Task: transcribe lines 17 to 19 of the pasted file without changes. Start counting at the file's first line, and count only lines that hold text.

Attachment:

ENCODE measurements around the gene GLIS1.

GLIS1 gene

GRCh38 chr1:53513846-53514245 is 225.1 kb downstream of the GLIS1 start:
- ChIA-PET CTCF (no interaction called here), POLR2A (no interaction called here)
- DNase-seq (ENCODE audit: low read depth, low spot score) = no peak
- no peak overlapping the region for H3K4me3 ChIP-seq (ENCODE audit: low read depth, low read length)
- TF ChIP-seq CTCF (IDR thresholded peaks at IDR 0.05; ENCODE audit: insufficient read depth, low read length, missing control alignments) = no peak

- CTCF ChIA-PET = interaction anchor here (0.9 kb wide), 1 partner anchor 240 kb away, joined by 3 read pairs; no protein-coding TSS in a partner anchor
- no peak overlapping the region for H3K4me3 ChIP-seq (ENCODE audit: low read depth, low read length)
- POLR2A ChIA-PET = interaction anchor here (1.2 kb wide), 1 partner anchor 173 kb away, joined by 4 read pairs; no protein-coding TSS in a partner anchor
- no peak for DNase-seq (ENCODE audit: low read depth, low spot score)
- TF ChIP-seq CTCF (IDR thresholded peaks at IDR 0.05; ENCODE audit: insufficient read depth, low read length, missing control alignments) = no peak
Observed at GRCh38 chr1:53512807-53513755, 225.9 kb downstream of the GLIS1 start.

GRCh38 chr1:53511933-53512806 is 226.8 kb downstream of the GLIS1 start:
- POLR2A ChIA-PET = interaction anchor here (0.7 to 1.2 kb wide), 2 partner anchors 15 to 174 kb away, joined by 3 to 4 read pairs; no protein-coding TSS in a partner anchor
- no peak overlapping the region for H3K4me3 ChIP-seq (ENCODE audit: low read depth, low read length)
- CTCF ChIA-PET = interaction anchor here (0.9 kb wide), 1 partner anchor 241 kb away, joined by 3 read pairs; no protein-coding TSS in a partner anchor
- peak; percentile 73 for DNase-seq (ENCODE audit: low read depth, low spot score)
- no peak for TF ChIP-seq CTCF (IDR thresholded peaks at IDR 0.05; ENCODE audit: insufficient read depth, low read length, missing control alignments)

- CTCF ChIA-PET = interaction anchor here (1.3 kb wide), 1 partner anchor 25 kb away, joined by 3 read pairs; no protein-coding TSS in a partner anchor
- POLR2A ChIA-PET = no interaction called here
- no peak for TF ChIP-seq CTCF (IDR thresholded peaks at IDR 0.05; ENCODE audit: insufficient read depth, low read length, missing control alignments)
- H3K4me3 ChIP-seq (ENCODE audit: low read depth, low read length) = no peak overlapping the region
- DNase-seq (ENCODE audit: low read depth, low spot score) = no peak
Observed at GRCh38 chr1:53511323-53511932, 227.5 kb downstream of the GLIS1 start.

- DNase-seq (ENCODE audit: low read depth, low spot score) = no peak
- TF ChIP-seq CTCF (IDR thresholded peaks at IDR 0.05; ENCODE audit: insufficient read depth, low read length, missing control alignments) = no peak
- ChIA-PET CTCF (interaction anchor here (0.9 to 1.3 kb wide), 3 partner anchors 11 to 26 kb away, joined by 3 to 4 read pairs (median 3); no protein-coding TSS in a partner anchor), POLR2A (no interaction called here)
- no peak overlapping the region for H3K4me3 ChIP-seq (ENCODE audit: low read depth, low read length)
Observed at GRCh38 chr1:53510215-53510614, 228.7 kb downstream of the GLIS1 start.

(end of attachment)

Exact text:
- CTCF ChIA-PET = interaction anchor here (0.9 kb wide), 1 partner anchor 241 kb away, joined by 3 read pairs; no protein-coding TSS in a partner anchor
- peak; percentile 73 for DNase-seq (ENCODE audit: low read depth, low spot score)
- no peak for TF ChIP-seq CTCF (IDR thresholded peaks at IDR 0.05; ENCODE audit: insufficient read depth, low read length, missing control alignments)